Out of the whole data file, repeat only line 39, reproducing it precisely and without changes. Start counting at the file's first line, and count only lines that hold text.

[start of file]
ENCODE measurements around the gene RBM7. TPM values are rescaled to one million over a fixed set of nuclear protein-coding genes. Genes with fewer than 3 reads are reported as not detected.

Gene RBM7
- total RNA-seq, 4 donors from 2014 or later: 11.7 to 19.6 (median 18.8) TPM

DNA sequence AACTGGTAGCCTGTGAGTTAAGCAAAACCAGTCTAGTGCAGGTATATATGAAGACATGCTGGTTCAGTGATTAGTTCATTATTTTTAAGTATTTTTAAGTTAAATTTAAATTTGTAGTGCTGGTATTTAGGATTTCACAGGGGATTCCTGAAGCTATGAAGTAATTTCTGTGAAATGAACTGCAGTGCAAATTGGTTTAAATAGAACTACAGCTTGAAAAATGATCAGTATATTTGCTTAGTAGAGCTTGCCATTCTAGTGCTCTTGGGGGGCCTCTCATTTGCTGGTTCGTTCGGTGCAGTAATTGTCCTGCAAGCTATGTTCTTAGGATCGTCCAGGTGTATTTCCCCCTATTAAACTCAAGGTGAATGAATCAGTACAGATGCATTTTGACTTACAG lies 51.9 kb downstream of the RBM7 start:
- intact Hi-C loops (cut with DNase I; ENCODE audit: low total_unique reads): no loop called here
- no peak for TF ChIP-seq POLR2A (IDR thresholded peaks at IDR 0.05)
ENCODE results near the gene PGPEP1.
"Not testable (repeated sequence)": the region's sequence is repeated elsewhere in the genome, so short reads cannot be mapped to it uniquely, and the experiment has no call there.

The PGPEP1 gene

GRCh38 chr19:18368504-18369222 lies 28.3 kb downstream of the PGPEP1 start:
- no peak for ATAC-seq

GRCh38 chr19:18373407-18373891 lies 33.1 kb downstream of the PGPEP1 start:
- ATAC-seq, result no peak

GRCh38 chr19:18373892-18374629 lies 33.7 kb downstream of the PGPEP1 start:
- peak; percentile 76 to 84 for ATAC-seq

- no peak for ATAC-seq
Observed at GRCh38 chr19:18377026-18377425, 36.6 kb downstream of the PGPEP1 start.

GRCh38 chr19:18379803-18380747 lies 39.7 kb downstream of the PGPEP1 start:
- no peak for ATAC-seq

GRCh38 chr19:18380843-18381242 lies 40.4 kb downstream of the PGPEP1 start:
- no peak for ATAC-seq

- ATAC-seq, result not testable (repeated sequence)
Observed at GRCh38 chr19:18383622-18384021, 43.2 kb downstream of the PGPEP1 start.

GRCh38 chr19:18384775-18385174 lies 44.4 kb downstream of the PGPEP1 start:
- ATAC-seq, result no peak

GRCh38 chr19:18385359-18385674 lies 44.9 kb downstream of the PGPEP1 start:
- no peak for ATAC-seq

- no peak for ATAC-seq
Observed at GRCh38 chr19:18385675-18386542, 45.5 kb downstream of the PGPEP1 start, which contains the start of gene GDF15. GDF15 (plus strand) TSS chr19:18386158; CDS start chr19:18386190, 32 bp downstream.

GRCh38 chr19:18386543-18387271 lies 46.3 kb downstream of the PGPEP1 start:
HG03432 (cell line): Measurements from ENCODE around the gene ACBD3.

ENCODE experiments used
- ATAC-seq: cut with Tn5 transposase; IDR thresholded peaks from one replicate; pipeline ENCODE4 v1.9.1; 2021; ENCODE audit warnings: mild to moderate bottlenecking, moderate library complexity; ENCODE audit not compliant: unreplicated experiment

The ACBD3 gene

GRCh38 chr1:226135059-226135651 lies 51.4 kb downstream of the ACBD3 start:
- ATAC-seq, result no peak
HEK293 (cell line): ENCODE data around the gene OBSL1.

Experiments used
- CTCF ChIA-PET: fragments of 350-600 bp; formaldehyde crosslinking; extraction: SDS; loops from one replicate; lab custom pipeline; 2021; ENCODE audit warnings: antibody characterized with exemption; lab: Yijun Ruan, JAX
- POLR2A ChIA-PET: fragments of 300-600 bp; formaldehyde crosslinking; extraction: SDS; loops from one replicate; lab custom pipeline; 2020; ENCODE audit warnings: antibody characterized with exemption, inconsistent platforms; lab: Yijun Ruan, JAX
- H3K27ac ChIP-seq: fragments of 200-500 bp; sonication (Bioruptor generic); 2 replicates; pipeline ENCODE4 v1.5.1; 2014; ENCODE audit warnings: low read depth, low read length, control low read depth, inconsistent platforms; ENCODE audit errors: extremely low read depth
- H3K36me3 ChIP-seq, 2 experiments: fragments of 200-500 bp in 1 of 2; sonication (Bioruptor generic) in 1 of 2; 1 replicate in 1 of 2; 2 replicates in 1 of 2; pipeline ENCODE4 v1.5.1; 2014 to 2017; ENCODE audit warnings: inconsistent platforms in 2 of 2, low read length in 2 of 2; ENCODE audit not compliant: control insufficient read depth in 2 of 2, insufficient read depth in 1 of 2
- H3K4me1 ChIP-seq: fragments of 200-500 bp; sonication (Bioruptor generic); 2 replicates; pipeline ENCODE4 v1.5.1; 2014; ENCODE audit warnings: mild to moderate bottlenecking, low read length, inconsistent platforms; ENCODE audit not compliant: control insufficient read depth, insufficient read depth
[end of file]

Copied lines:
- CTCF ChIA-PET: fragments of 350-600 bp; formaldehyde crosslinking; extraction: SDS; loops from one replicate; lab custom pipeline; 2021; ENCODE audit warnings: antibody characterized with exemption; lab: Yijun Ruan, JAX